Jerry Sandusky Scandal

Former Penn State president, senior administrators get court date for preliminary hearing

Nine months after being indicted, three former Penn State administrators charged with obstruction of justice in the fallout of the Jerry Sandusky child abuse case finally have a court date for a preliminary hearing.

Graham Spanier, Tim Curley and Gary Schultz will appear in Harrisburg on July 29 and 30, and even Aug. 1 if needed, for the long-delayed preliminary hearing during which prosecutors from the Attorney General’s Office will present their evidence in attempt to have a district judge hold it over for possible trial.

The scheduling order came Tuesday from Dauphin County District Judge William Wenner. The hearing will start at 9 a.m. each day in courtroom No. 1 of the Dauphin County Courthouse in Harrisburg.

The preliminary hearing will pertain to the charges stemming from the second grand jury presentment issued in the Sandusky investigation. The second presentment came in November, accusing the three men of covering up abuse allegations against Sandusky more than a decade ago.

The lawyers for Spanier, Curley and Schultz have vowed to fight the charges and maintained that their clients are innocent.

Curley and Schultz were indicted after the first grand jury presentment, in November 2011, that accused them of lying to the grand jury and failing to properly report a 2001 abuse incident to authorities. Those counts were bound over for possible trial after a preliminary hearing in December 2011.

The charges in the 2012 presentment were based in part on evidence that came out during former FBI director Louis Freeh’s investigation for Penn State, such as emails suggesting Spanier, Curley and Schultz discussed how to handle the Sandusky abuse allegations. The presentment also appears to be based on grand jury testimony from Cynthia Baldwin, the former Penn State general counsel who sat through the three men’s own grand jury testimony in January 2011.

Baldwin’s actions are central to why the preliminary hearing has been stalled for months. The defense attorneys for Spanier, Curley and Schultz have fought to keep Baldwin, a former state Supreme Court justice, off the stand and have accused her of violating attorney-client privilege by testifying against them.

The defense attorneys for Curley and Schultz asked the judge presiding over the grand jury to throw out the presentment, but the judge, Barry Feudale, declined, saying he did not think he had jurisdiction to do that. The lawyers appealed to the Supreme Court to have the case tossed out, but they were denied.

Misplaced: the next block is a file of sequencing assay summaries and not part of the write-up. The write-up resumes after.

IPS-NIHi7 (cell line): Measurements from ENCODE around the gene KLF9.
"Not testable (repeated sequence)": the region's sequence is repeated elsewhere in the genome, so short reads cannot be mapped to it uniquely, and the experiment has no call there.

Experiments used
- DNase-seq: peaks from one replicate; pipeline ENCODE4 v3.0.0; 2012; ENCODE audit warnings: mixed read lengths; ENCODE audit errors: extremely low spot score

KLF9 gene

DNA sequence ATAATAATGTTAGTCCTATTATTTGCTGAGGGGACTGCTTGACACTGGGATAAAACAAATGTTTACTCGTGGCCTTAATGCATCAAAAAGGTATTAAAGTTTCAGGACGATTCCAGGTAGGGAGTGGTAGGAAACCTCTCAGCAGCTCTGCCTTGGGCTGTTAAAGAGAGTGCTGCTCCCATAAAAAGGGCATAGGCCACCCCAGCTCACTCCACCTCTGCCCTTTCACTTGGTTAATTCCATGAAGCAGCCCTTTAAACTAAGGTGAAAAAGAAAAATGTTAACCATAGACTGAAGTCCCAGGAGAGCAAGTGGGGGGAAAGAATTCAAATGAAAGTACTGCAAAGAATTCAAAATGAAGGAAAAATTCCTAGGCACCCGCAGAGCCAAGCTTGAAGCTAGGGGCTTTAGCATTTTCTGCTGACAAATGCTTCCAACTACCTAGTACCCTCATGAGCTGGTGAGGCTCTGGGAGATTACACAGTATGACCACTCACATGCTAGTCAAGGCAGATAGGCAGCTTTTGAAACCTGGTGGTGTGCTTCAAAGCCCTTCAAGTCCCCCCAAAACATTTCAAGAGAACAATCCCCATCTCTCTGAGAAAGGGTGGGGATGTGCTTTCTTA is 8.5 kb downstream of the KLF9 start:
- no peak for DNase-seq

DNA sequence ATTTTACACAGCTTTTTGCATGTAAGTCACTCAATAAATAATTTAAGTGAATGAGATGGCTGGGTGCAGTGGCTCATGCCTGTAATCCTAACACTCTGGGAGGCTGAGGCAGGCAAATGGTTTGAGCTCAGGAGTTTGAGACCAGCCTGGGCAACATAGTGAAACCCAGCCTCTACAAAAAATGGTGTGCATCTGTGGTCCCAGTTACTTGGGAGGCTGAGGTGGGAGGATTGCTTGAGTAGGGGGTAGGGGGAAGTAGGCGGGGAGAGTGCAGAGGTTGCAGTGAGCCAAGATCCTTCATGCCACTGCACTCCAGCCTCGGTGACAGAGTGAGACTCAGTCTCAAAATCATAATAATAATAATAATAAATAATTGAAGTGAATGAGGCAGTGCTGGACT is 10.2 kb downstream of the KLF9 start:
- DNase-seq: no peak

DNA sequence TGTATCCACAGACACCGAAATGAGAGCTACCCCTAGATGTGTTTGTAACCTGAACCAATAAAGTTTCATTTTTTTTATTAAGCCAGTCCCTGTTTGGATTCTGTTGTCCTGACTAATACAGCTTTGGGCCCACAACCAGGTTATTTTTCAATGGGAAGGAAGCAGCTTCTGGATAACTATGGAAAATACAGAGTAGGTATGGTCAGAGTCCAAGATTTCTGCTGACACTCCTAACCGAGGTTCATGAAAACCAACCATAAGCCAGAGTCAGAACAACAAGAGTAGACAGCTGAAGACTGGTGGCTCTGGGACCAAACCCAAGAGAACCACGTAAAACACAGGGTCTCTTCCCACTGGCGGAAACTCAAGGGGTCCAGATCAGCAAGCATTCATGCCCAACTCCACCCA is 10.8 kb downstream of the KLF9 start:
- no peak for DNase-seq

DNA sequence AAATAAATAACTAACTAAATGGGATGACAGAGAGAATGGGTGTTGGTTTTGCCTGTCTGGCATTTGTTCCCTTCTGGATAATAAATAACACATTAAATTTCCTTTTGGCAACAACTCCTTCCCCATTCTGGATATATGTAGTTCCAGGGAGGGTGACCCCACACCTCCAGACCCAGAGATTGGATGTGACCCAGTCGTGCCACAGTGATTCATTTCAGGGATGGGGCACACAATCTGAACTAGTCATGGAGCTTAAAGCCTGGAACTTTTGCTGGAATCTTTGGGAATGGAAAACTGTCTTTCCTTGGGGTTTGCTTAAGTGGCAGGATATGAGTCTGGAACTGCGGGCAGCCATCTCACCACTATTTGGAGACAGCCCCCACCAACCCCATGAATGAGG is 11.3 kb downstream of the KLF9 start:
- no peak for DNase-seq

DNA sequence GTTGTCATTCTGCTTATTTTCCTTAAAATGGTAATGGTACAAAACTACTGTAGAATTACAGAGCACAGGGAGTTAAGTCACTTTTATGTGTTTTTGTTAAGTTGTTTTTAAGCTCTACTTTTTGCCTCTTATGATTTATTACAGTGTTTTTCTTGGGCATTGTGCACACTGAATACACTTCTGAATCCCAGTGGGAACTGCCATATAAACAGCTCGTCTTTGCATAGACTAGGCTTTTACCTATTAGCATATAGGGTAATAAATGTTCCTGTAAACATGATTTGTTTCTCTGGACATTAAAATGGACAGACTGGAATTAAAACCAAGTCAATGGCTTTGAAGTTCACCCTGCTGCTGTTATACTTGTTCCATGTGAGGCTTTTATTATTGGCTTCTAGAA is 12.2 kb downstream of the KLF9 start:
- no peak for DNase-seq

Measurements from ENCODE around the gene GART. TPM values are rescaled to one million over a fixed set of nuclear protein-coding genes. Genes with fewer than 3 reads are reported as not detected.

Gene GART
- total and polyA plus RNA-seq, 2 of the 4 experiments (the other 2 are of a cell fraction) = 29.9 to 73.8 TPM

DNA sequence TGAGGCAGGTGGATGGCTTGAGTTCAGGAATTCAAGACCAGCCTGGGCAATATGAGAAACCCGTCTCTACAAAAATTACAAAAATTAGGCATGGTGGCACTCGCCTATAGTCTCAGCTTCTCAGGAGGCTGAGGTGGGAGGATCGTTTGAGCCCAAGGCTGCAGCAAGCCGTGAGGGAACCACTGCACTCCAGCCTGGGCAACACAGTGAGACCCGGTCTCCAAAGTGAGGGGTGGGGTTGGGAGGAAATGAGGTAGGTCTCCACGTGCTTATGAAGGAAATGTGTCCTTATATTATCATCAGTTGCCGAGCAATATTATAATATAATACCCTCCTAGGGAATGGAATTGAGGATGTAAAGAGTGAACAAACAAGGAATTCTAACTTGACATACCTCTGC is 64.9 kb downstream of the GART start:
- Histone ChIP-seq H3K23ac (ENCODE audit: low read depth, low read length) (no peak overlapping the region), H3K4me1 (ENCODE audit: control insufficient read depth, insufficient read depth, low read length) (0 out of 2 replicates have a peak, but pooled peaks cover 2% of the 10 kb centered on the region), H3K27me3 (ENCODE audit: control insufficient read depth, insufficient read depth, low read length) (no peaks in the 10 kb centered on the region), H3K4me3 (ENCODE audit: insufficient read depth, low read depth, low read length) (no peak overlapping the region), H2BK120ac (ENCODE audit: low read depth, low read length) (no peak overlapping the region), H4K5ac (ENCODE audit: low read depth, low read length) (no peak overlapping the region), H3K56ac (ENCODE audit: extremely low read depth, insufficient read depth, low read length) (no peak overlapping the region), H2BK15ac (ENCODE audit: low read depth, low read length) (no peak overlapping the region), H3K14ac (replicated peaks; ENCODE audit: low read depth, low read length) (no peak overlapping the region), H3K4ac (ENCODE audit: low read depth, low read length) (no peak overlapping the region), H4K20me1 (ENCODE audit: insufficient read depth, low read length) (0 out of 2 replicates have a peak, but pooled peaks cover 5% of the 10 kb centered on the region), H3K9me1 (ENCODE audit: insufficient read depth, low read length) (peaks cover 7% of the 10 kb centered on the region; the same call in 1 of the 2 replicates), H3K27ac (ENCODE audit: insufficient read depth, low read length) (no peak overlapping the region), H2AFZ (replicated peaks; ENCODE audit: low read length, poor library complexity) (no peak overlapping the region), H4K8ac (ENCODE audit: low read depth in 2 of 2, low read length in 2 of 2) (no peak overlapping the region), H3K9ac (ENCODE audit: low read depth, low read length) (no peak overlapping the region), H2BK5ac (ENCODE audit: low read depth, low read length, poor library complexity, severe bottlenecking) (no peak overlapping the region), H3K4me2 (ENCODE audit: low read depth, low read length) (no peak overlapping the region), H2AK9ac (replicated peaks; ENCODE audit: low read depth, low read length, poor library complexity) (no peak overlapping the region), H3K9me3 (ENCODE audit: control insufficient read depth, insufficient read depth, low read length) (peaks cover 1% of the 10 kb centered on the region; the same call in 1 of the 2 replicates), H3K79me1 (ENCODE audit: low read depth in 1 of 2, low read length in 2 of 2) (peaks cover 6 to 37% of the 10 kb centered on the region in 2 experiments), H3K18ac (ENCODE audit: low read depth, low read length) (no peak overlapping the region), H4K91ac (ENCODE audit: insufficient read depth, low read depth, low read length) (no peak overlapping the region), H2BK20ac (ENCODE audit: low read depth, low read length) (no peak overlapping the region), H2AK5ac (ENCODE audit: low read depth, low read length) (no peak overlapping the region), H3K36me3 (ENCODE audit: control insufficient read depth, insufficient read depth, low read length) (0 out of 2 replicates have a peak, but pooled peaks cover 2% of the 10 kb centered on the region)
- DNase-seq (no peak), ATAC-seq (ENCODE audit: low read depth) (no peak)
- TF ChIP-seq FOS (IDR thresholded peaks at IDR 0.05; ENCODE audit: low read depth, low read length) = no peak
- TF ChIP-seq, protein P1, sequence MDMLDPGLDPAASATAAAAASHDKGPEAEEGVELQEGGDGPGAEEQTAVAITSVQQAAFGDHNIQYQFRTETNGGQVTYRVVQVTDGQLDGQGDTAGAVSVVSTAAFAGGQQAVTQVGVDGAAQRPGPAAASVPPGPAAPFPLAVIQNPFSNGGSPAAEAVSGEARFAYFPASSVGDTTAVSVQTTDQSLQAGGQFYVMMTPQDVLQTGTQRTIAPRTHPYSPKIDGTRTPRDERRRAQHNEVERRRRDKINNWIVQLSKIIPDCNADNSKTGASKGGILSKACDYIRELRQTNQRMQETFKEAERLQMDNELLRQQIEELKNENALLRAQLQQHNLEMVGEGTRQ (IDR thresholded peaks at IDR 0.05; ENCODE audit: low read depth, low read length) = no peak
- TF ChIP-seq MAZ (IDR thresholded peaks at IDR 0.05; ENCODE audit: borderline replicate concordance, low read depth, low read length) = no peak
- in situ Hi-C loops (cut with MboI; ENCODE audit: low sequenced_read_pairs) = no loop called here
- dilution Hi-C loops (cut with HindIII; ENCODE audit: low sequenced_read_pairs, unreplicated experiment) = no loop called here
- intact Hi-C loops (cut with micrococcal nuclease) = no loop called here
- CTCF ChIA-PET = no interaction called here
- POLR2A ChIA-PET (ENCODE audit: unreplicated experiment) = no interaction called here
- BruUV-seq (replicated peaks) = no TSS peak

The lawyers for all three men currently have a motion before Wenner to dismiss the case because of the issues they have raised regarding Baldwin.

Spokespeople for Curley’s and Spanier’s lawyers declined to say if they would renew their motions to preclude Baldwin from testifying at the preliminary hearing later this month.

Baldwin was not an issue at the 2011 preliminary hearing for Curley and Schultz. Instead, former Penn State assistant coach Mike McQueary was the star witness for the prosecution, testifying that he walked in Sandusky in a campus shower with a boy and that he believed they were having sex.

“There’s no question in my mind that I conveyed to them that I saw Jerry with a boy in the showers and that it was severe sexual acts going on,” McQueary said on the witness stand in 2011.

McQueary testified at Sandusky’s trial last summer, and it’s not immediately clear if McQueary will be called on testify to support the perjury and failure to report abuse charges against Spanier.

Curley’s and Schultz’s lawyers have tried to fight the failure to report charge, arguing in written motions the statute of limitations expired in February 2011, 10 years after the incident. The incident in question, which McQueary testified he walked in on, was thought to have occurred in March 2012 and would have been within the 10-year window when the attorney general brought the charges in November 2011.

Dauphin County President Judge Todd Hoover has yet to rule on the motion to dismiss the failure to report abuse count.